So, from January to February I will be doing a whole lot of etching (on copper plates) and maybe some screenprinting.  All my extra time will be devoted to prepping for an upcoming Solo Show at 707 Gallery in downtown Pittsburgh and exploring the Bay Area.

 

What have I made so far?  A few prints and many more tests and experiments with paper!  I’ve been printing on sheets of rice paper (not pictured) and different thicknesses and it’s going surprisingly well.  These images shown are my interpretations of my cutouts into two dimensional prints.  Next step is to incorporate papercutting!  There’s a little shop in Japantown in San Francisco that sells all kinds of rice papers and I think that’s where I’ll begin my papercutting experiments.  _DSC0318_DSC0328 _DSC0325_DSC0330 _DSC0331 _DSC0335 _DSC0337 _DSC0341 _DSC0344 _DSC0347 _DSC0348 _DSC0351 _DSC0353 Wood

 

 

 

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New piece I installed this past week into the Mine Factory for the show “I Just Want the Paper,” curated by Ikechukwu Casmir Onyewuenyi.  For this piece, I handcut rice paper and added in details with graphite.  Normally, I’m adding wax, burning paper, or adding a jumble of processes into the sculpture.  But this time it was just me, my knife, and the paper.  Relaxing.  A relief, actually.  It was as though I was challenging myself to get back to papercutting basics.

Even more of a challenge was examining the space and adapting the piece to it.  Install week was renamed papercutting week in my book since I had to make an extra 400 cutouts in 48 hours.  And this is the final product!

Things this month have been absolutely amazing and absolutely busy! I am proud to announce that I am the Grand Prize Winner of the 2014 VSA Young Emerging Artist Program with the Kennedy Center in Washington D.C.! This year’s theme was “The Journey,” and prompted artists to submit their work that concerned their own personal journeys living with a disability. With this award, my piece is exhibited in the Smithsonian in Washington, it is also part of a nationally traveling exhibition, and I receive a cash prize of $20,000. I have been invited, along with the other 14 winners, to attend a Congressional Reception in January so I’m already starting to plan my outfit! I am extremely honored to be receiving this award and am so excited to see what this next year holds for me.1622843_10152345255192694_5115025851877106456_n

My winning papercut sculpture, Never Stopping, deals with my experiences as a heart transplant recipient, specifically the overwhelming feelings related to my physical issues as well as the desire for healing. The entire original sculpture is about 16 ft in height and is made entirely of handcut paper. I also added screenprinted cutouts of hands, legs, oranges, and bananas. These symbolize offerings and milagros, or physical representations of intentions. The idea behind it was for the viewer to become overwhelmed with the structure, in order to mimic my own feelings. For the Kennedy Center, I brought the piece down to a smaller scale, which you can see in the photo.me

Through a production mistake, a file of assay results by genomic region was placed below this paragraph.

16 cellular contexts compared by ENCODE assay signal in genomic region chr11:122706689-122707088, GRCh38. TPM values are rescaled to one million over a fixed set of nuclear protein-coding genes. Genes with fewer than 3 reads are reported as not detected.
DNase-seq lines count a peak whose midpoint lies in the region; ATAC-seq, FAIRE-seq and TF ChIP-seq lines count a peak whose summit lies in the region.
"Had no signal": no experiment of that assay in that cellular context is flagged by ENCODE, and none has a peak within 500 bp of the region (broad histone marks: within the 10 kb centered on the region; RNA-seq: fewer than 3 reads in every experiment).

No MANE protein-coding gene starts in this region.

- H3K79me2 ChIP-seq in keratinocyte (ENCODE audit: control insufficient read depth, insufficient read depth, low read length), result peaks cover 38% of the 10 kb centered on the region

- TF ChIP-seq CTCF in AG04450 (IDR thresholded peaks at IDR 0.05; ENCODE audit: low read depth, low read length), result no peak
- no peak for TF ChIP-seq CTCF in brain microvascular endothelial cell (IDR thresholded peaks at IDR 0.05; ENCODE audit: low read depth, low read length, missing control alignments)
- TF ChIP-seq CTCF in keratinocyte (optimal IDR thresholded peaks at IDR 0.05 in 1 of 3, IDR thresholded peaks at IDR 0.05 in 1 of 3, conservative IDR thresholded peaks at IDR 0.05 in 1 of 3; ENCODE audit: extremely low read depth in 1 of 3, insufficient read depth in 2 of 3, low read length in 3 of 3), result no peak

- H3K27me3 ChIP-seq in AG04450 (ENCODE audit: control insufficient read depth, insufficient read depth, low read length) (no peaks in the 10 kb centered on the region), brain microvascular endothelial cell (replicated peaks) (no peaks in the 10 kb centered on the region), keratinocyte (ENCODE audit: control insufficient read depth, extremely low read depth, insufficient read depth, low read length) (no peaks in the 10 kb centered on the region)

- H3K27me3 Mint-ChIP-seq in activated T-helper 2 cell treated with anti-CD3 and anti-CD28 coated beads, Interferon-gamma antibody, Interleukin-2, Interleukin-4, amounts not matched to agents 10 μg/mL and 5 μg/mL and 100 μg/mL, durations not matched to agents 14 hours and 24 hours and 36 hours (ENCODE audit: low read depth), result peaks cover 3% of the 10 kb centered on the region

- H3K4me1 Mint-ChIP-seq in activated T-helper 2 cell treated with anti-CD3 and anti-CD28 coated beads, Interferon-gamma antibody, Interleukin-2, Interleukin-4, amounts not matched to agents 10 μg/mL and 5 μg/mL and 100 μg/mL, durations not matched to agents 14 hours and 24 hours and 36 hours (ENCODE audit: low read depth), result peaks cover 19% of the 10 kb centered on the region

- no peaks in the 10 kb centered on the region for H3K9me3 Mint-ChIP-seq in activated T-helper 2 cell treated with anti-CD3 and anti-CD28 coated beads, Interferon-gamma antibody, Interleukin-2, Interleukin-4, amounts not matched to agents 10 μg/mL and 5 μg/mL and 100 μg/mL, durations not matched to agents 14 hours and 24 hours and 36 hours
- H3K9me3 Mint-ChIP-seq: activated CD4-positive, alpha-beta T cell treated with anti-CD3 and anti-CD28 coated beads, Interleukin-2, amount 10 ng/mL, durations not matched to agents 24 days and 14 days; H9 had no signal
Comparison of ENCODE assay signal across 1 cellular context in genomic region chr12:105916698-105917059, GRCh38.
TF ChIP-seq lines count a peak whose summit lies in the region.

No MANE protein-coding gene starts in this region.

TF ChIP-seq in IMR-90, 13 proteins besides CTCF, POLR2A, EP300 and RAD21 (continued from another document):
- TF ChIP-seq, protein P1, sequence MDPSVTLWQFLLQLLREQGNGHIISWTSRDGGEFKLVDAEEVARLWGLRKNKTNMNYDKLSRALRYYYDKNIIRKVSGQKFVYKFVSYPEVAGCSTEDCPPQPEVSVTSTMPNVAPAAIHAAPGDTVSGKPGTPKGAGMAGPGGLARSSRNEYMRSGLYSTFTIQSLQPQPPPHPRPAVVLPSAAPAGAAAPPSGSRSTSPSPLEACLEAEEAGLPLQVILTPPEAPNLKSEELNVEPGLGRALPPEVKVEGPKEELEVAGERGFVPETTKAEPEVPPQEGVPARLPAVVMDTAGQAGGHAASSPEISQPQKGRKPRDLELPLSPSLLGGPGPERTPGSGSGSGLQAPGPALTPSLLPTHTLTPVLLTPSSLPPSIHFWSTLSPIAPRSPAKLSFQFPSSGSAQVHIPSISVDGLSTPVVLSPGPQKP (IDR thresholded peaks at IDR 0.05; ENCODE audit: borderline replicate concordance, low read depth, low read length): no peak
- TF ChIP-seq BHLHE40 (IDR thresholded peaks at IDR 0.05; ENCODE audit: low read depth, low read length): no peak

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My transplant is a major part of my life, and I am open to any questions readers might have. I received my heart at the age of 14 months at New York Presbyterian Morgan Stanley Children’s Hospital. That transplant team became my family, and I am always going back every now and then to visit. They still follow up with me and my procedure results even though I have switched to the cardiology team at UPMC Children’s Hospital. Right now, I still have my original heart making my transplant one of the oldest single organ transplants in the country.

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This past week, I opened a show in Oakland, CA for First Fridays.  It was so much fun and my first exhibit on the West Coast!  I had a bit of help with some of the bigger installation, and for the first time went on scaffolding.  Since I’m a short little lady, I was terrified of being so high off the ground.  But I did it and everything turned out so perfect.  Really, I don’t think I’ve ever had an easier install and it’s all thanks to the awesome, generous people from the gallery.  There’s an espresso bar connected, so I suggest to anyone from the area to stop by!  The show is at Hat Rac Gallery up from June 6- July 25.

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Boys setting up the scaffolding.

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Gold and black cutouts going up on the wall.  Yes, they’re all handcut!

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Growth in the

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Is there an ending?